redistribute static
no auto-summary
no synchronization
exit-address-family
!configure VRF static route to reach CE network
ip route vrf vrf1 192.168.4.0 255.255.255.0 193.1.1.1
Configuration on CE1
interface e0/1
ip address 190.1.1.1 255.255.255.0
interface e0/0
ip address 192.168.4.2 255.255.255.0
ip route 192.168.104.0 255.255.255.0 190.1.1.2
Configuration on CE2
interface e0/1
ip address 190.1.1.1 255.255.255.0
interface e0/0
ip address 192.168.4.2 255.255.255.0
ip route 192.168.4.0 255.255.255.0 193.1.1.2
Configure Firewall on PE1 and Apply on the VRF Interface
! configure ACL so that NET2 cannot access NET1
ip access-list extended 105
permit tcp any any fragment
permit udp any any fragment
deny tcp any any
deny udp any any
permit ip any any
!
! apply ACL to VRF interface on PE1
interface ethernet3/1
ip access-group 105 out
!
! configure firewall rule
ip inspect name test tcp
!
! apply firewall rule on VRF interface
interface ethernet3/1
ip inspect test in
Check for VRF Firewall Sessions When Host on NET1 Tries to Telnet to Server on NET2
show ip inspect session vrf vrf1
Established Sessions
Session 659CE534 (192.168.4.1:38772)=>(192.168.104.1:23) tcp SIS_OPEN
!
! checking for ACLs
show ip inspect session detail vrf vrf1 | include ACL 105
Out SID 192.168.104.1[23:23]=>192.168.4.1[38772:38772] on ACL 105
(34 matches)
Additional References
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Additional References
Related Documents
Related Topic
Document Title
Cisco IOS commands
Cisco IOS Master Commands List, All Releases
VRF-lite
Catalyst 4500 Series Switch Cisco IOS Software
Configuration Guide , Release 12.2
MPLS VPN
Configuring a Basic MPLS VPN , Document ID
13733
VRF Aware IPSec
•
•
•
VRF management
NAT
VRF-Aware IPSec feature module, Release
12.2(15)T
Cisco IOS Security Configuration Guide ,
Release 12.3
Cisco IOS Security Command Reference ,
Release 12.3T
Cisco 12000/10720 Router Manager User’s Guide ,
Release 3.2
•
•
NAT and Stateful Inspection of Cisco IOS
Firewall , White Paper
Configuring Network Address Translation:
Getting Started --Document ID 13772
Standards
Standards
Title
No new or modified standards are supported by this -feature, and support for existing standards has not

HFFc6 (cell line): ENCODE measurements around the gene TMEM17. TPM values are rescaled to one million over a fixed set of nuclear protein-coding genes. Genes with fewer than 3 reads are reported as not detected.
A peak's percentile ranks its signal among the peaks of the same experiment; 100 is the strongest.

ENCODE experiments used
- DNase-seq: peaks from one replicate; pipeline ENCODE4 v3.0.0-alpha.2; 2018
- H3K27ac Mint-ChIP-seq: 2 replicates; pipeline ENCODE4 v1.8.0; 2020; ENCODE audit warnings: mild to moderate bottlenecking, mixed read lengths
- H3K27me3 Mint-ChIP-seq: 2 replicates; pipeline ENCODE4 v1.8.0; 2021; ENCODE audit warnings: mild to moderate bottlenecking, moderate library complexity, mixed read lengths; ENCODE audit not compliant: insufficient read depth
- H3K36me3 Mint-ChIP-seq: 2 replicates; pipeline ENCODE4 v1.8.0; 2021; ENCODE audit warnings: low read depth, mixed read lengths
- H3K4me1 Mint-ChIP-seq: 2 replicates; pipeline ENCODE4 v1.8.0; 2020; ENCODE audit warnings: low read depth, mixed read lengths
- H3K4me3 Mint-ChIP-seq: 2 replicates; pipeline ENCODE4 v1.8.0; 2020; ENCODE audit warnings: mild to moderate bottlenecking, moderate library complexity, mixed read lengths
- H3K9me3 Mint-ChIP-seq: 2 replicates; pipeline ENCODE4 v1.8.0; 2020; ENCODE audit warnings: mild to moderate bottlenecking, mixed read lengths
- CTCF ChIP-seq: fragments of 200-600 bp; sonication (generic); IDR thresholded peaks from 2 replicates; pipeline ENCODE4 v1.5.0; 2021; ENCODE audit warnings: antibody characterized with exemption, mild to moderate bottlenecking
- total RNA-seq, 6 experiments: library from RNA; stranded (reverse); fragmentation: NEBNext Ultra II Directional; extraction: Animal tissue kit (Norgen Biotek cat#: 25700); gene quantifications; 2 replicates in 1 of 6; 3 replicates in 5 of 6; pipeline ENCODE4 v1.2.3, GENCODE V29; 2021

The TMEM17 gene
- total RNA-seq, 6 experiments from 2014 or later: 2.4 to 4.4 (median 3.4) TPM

been modified by this feature.
MIBs
MIBs
MIBs Link
No new or modified MIBs are supported by this
feature, and support for existing MIBs has not been
modified by this feature.
To locate and download MIBs for selected
platforms, Cisco IOS releases, and feature sets, use
Cisco MIB Locator found at the following URL:
http://www.cisco.com/go/mibs
RFCs
RFCs
Title
No new or modified RFCs are supported by this
feature, and support for existing RFCs has not been
modified by this feature.
--
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Feature Information for VRF Aware Cisco IOS Firewall
Technical Assistance
Description
Link
The Cisco Support and Documentation website
provides online resources to download
documentation, software, and tools. Use these
resources to install and configure the software and
to troubleshoot and resolve technical issues with
Cisco products and technologies. Access to most
tools on the Cisco Support and Documentation
website requires a Cisco.com user ID and
password.
http://www.cisco.com/cisco/web/support/
index.html
Feature Information for VRF Aware Cisco IOS Firewall
The following table provides release information about the feature or features described in this module.
This table lists only the software release that introduced support for a given feature in a given software
release train. Unless noted otherwise, subsequent releases of that software release train also support that
feature.
Use Cisco Feature Navigator to find information about platform support and Cisco software image support.
To access Cisco Feature Navigator, go to www.cisco.com/go/cfn. An account on Cisco.com is not required.
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Feature Information for VRF Aware Cisco IOS Firewall
Table 16
Feature Information for VRF Aware Cisco IOS Firewall
Feature Name
Releases
Feature Information
VRF Aware Cisco IOS Firewall
12.3(14)T
VRF Aware Cisco IOS Firewall
applies Cisco IOS Firewall
functionality to VRF (Virtual
Routing and Forwarding)
interfaces when the firewall is
configured on a service provider
(SP) or large enterprise edge
router. SPs can provide managed
services to small and medium
business markets.
The VRF Aware Cisco IOS
Firewall supports VRF-aware
URL filtering and VRF-lite (also
known as Multi-VRF CE).
The following commands were
introduced or
modified:clearipurlfiltercache,
ipinspectalert-off,
ipinspectaudittrail,
ipinspectdns-timeout,
ipinspectmax-incompletehigh,
ipinspectmax-incompletelow,
ipinspectname, ipinspectoneminutehigh, ipinspectoneminutelow, ipinspecttcpfinwaittime, ipinspecttcpidle-time,
ipinspecttcpmaxincompletehost,
ipinspecttcpsynwait-time,
ipinspectudpidle-time,
ipurlfilteralert,
ipurlfilterallowmode,
ipurlfilteraudit-trail,
ipurlfiltercache,
ipurlfilterexclusive-domain,
ipurlfilterexclusive-domain,
ipurlfiltermax-request,
ipurlfiltermax-resp-pak,
ipurlfilterservervendor,